Our work to create an inclusive, anti-racist campus and world is crucial.
Here are some of the ways College of Arts and Sciences has been working to look deeper,
and to address old and ongoing wrongs.
We do this in the hope that together we can make our college, our community, and our
world a more just, accountable, equitable, safe and peaceful place for all – regardless
of the intersections of race, ethnicity, class, gender, sexuality or other identities.
Some of these projects have been in the works for years or months, and some are new
initiatives, but all are intended to help us learn more and take positive action to
foster safety, belonging, justice, equity and peace.
1. Hiring a full-time Director of Diversity and Inclusion, Romona West, last fall
to lead us in these vital efforts. She can be reached at firstname.lastname@example.org
and we encourage you to reach out.
2. June 2020 Town Hall meetings with our dean and associate deans to make sure our
students, faculty, staff, alumni and friends have a voice, can connect with us, and
are being heard.
3. In a coordinated effort with other units on campus, the college will be purchasing
a new eLearning module called “Ouch! That Stereotype Hurts” to provide tools to help
us identify hurtful stereotypes and respond appropriately. The training will take
no more than 30 minutes to complete and we will be making it available to all faculty,
staff and students soon. Details will be shared soon.
4. In partnership with the U of A’s Office of Diversity and Inclusion and Vice Chancellor Yvette Murphy-Erby, each of the college’s three schools, 16 departments,
and the Dean’s Office created individualized Diversity, Equity and Inclusion Plans
to fit their area’s unique needs and challenges.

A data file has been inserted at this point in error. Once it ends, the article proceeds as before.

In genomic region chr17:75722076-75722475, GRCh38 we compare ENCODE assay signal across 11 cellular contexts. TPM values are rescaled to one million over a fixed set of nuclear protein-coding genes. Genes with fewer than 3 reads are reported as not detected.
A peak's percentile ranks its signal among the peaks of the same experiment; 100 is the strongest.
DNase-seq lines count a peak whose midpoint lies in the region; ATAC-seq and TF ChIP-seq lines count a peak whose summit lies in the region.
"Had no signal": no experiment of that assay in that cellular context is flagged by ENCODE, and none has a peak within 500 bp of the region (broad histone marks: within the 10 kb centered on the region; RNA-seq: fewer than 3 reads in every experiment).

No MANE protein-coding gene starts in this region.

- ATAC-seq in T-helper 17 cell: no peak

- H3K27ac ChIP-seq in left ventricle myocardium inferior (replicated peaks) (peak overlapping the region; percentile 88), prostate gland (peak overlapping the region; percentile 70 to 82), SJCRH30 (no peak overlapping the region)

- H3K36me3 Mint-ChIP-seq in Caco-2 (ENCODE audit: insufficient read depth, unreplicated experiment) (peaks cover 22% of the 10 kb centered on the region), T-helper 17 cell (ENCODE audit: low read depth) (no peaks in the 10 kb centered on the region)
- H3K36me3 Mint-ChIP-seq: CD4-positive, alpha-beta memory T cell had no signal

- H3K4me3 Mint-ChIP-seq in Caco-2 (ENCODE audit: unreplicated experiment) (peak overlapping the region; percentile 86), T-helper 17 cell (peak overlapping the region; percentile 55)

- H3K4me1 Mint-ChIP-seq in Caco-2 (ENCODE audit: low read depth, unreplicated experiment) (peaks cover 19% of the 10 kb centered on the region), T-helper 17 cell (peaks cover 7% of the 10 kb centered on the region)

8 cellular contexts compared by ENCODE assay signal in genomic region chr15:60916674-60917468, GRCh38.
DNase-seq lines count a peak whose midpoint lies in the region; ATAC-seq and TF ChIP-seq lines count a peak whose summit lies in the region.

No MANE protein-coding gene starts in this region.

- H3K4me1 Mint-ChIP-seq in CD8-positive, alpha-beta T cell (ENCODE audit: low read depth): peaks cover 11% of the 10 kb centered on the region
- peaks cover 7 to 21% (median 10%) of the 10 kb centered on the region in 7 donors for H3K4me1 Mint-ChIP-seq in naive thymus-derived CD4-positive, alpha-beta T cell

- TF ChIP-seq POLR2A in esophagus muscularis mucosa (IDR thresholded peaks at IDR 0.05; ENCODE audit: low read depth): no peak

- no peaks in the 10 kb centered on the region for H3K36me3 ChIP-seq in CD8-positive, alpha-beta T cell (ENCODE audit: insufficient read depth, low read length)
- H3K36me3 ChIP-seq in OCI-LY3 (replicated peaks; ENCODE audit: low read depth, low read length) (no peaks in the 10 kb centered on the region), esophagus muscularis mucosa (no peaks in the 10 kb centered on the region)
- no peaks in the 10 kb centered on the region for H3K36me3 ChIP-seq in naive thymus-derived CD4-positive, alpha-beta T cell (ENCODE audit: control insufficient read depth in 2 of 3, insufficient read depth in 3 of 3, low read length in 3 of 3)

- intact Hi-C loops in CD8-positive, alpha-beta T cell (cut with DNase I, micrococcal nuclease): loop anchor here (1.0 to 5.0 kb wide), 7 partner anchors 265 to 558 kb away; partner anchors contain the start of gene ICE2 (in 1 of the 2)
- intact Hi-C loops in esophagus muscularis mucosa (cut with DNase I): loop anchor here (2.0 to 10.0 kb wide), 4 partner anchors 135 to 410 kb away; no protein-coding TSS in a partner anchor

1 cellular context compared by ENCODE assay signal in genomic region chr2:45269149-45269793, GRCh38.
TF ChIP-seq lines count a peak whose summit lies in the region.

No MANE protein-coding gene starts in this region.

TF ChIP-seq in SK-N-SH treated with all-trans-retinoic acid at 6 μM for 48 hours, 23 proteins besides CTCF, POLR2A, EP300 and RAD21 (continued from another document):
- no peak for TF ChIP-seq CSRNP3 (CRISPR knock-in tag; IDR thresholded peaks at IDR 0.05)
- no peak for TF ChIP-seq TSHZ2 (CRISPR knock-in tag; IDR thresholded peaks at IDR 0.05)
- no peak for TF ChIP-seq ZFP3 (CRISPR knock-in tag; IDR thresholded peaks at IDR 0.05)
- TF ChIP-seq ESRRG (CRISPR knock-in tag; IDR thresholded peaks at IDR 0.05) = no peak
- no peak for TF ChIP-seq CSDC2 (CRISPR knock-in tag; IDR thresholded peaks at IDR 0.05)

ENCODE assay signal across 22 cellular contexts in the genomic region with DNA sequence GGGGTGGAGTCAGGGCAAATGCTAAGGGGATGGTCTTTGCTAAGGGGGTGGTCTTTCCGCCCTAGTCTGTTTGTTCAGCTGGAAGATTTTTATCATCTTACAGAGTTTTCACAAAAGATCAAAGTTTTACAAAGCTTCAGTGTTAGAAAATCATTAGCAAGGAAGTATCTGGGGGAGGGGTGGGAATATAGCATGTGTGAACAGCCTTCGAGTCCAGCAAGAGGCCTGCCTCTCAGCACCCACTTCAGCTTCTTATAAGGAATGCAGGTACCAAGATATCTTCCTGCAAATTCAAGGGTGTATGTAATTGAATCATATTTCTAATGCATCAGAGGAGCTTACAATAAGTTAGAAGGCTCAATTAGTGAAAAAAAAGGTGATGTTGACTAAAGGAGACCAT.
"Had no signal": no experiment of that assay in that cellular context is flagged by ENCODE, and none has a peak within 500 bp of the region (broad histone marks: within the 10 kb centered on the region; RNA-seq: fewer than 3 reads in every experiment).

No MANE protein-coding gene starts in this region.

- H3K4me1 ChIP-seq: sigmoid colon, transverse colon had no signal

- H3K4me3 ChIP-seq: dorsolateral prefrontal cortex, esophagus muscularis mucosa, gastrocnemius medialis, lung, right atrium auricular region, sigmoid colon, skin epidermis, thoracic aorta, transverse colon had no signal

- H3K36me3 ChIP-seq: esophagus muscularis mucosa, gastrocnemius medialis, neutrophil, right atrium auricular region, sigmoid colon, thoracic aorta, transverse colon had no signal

5. We created a new Diversity, Equity and Inclusion Council, which is comprised of
14 members – including students, faculty and staff – who serve as representatives
identifying, recommending, supporting and advising the college and its leadership
team on diversity, equity, and inclusion issues and key strategic programs and initiatives.
6. In partnership with the U of A’s IDEALS Institute
, we’ve been hosting a series of workshops multiple times each that are open to all
in the college, and include topics like “Facing Bias: Exposing Blind Spots/Engaging
in Action” and “Microaggressions: Matching Your Values to Your Actions.”
7. We hosted Cultural Competence workshops where participants were invited to complete
the Intercultural Development Inventory assessment and attend a virtual workshop,
to begin developing the capability to shift cultural perspectives and adapt or bridge
behavior to cultural commonality and differences.
8. We encouraged our faculty and staff to complete Safe Zone Allies training to gain
a deeper awareness, understanding and comfort with the topics and issues that impact
the LGBTQ+ community, and have the opportunity to be designated as an ally to the
LGBTQ+ community on campus.
9. We launched a new DEI Hour Conversation Series
, which consists of weekly Wednesday open conversations hosted by Romona West. The
conversations are for anyone connected to Fulbright College to join in and include
different topics with comments and open discussion.
10. When COVID-19 hit, we wanted to still be inclusive while work ing remotely, so
the college’s Facebook, Twitter and Instagram pages included posts covering topics
from video check-ins, to special graduation messages, to DEI-related activities and
mes sages of kindness and support during uncertain times. And, this fall we launched
dedicated Arts and Sciences DEI Facebook and Instagram accounts.
11. We are gathering and actively sharing resources such as Counseling Resources,
COVID-Relief Food Resources, Recognizing Microaggressions and the Messages They Send,
Diversity and Inclusion in Higher Education and Diversity and Inclusion in Teaching
12. And, we continue to celebrate, promote and encourage recognition of important
cultural events such as the MLK Recommitment Banquet, U of A (Virtual) Juneteenth Celebration
, Plaza De Las Américas, Annual Northwest Arkansas Pride Parade, International Education
Week, Indigenous People’s Day, Disability Awareness and monthly heritage celebrations.
But this is only the beginning...
We must continuously keep asking ourselves what we can to do to be agents of positive
change, and we know much more is needed.
We invite anyone who desires to share their story, experiences, perspective or feedback with us on their experiences of
racism on campus, and to let us know how we can do the necessary work to creating
an even better future for us all.